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While most industries were directly impacted, upended, or almost wholly restructured by COVID-19, science, technology, engineering, and math (STEM) sectors maintained consistent employee satisfaction and overall success1. In addition, through the course of the pandemic, STEM sectors have maintained their exponential growth.

This continual growth trend, mainly due to technological innovation2, has contributed to a noticeable disparity between the number of available roles and qualified workers. But is this the only factor that’s contributed to this disparity? 

Factors Causing the Gap Between STEM Growth and Employment

This disparity seems to also result from the STEM workforce’s lack of expansion and diversification. And while diversity has been found to increase innovation and performance3, a few factors seem to be holding STEM sectors back from diversity-driven innovation. The STEM workforce is primarily White, and male (67 percent and 72 percent, respectively)[4], and a noticeable lack of talent pipelines keep potential workers from filling available roles.

However, in recent years, diversity initiatives for STEM talent pipelines have become increasingly prevalent. But the percentages of non-white workers in STEM haven’t seen any drastic change within the last five years. Why exactly is that?

The Substantial Disparity for Women and Minorities in STEM

First, there seems to be an apparent issue with the distribution of diversity across STEM sectors. While women comprise 27 percent of the STEM workforce in the United States, percentages of women vary widely across different STEM sectors5. For example, women make up 74 percent of healthcare-related positions but only 15 percent and 25 percent of engineering and computer roles. This proportional difference is significant since engineering and computer science comprise 80 percent of the STEM workforce.

Furthermore, while women received 58 percent of all bachelor’s degrees and 53 percent of STEM degrees, women only received 22 percent and 19 percent of engineering and computer science degrees, respectively6. These percentages could depict implicit and explicit barriers that disincentivize women from pursuing certain STEM degrees for growing fields7.

Similarly, with both Hispanic American and African American workers in STEM sectors, percentages remain comparatively low. Proportions of total employment versus STEM employment reflect this disparity8. African American adults comprise 11 percent of the overall workforce, but only 9 percent of STEM, while Hispanic Americans comprise 17 percent of the total workforce, but only 8 percent of the STEM workforce9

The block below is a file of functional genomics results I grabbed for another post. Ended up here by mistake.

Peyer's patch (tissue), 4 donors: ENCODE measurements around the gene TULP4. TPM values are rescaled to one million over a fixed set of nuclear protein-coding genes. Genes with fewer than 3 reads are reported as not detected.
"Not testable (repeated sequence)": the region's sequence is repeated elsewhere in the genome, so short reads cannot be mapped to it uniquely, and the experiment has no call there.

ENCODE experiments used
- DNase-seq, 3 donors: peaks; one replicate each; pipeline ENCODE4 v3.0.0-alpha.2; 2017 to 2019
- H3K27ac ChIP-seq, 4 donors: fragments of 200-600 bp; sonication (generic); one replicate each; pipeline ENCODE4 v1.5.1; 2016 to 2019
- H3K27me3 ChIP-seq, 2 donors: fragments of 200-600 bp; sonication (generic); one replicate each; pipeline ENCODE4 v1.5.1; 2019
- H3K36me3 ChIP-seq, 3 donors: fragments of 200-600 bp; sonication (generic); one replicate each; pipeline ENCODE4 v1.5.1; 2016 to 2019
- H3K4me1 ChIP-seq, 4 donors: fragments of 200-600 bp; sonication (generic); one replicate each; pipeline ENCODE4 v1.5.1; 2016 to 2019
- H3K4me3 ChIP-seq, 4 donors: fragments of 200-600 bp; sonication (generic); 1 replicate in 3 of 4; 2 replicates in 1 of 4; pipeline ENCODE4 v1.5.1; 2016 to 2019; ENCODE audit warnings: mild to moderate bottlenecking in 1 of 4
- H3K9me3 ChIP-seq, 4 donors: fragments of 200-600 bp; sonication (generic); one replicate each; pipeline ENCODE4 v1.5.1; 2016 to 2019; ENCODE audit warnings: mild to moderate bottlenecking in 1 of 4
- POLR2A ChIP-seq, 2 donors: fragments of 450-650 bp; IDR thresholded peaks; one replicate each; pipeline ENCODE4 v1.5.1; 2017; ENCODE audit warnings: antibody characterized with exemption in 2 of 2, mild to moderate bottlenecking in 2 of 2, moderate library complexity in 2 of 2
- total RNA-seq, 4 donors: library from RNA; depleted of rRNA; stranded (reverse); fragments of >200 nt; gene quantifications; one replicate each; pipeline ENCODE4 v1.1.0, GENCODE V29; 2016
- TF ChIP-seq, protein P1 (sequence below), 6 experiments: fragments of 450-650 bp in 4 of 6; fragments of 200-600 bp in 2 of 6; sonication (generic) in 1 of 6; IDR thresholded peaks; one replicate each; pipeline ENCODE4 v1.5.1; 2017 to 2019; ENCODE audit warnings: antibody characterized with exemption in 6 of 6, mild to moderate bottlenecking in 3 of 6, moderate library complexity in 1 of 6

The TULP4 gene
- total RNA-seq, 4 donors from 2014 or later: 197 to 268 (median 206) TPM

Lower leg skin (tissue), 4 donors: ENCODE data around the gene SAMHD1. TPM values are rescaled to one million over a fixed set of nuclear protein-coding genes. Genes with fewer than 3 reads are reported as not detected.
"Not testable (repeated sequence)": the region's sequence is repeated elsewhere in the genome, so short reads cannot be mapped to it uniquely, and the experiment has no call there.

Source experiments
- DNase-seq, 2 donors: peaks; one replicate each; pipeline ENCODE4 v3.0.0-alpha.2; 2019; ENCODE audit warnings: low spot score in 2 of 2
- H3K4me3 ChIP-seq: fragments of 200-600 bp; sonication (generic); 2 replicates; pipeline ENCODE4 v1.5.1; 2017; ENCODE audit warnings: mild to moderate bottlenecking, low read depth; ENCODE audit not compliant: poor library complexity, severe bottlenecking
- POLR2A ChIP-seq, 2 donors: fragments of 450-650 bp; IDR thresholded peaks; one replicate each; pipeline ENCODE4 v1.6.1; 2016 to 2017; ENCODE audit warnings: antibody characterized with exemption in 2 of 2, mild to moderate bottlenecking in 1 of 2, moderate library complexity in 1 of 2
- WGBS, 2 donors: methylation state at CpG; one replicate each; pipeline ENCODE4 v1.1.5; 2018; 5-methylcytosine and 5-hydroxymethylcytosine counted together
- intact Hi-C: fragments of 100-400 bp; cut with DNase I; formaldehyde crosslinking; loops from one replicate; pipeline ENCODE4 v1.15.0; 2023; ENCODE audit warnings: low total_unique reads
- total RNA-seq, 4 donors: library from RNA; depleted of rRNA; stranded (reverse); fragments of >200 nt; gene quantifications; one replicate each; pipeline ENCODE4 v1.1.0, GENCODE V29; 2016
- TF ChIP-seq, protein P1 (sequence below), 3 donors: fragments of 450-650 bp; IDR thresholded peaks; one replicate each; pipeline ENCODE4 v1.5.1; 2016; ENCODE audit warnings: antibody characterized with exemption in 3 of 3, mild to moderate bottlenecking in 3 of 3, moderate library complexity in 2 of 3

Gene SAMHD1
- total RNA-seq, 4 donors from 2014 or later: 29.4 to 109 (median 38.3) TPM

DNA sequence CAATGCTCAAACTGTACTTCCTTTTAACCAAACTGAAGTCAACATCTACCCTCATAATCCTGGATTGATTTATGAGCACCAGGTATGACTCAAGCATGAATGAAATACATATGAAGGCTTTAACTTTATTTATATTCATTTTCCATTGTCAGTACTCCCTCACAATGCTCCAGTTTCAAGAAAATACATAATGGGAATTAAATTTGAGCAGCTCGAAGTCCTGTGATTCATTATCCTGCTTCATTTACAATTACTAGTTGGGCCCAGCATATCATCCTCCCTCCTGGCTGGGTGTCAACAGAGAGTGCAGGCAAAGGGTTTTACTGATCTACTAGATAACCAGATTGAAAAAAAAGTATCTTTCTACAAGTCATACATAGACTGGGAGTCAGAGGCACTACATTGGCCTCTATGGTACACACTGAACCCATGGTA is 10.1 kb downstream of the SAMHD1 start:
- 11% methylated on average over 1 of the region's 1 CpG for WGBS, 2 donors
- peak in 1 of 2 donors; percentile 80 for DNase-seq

Implicit and Explicit Biases and Confidence-Building

Although educational initiatives aiming to incentivize, familiarize, and create access for women and people of color have become increasingly commonplace in the last five years, employee statistics don’t yet reflect this shift10. With increasing evidence showing that workplace diversity impacts and increases innovation11, STEM sectors stand to gain significant benefit from diversifying. So, what has caused this gap in representation?

A few key factors seem to contribute to this disparity. First, confidence appears to play a critical role in a potential employee’s willingness to apply for STEM jobs. This was demonstrated in a recent study that showed differences in confidence levels when testing by gender – but no significant differences between actual performance12. Studies have also shown that discrimination discourages students from pursuing potential degrees and fields of interest and negatively impacts academic performance13.

Lack of Access to Educational Pipelines

The number of universities partnering with businesses and engaging underrepresented communities continues to increase, but the intended outcomes have yet to be achieved.  Numerous organizations and universities strive to diversify talent pipelines through various initiatives designed to expand access to STEM pipelines.

IBM has partnered with historically Black colleges and universities (HBCUs) to diversify quantum computing14. Cubic, an American public transportation and defense corporation, initiated a returners program – a pipeline for interning students to return to organizations as workers post-graduation – designed to incentivize and adequately prepare talent for STEM roles15. Boeing is working with Virginia Tech Innovation to expand the potential STEM workforce population16.

Efforts like these are a great start. But to ensure that the STEM workforce is proportionally and adequately diversified, it will require a considerable investment in metric and study-based educational initiatives if we are going to move these numbers in the right direction.

How to Effectively Diversify the STEM Workforce

To ensure that diversity in STEM catches up with STEM’s immense employment growth, educational and organizational initiatives will need to focus on improving confidence and performance levels. The incentive is evident for both employees and employers to make these shifts happen. Given that diversity in the workplace has been shown to have a direct, positive impact on innovation and employees’ performance17, employers have much to gain from investing in diversity initiatives.

If both employers and educational institutions commit their focus to ensuring great talent ends up in equivalently great work, innovation in many of the burgeoning STEM sectors will be unmatched. If you’re interested in learning more about how you can make inroads in building your STEM workforce’s diversity, AllSTEM has the tools and experience to help. Find out more at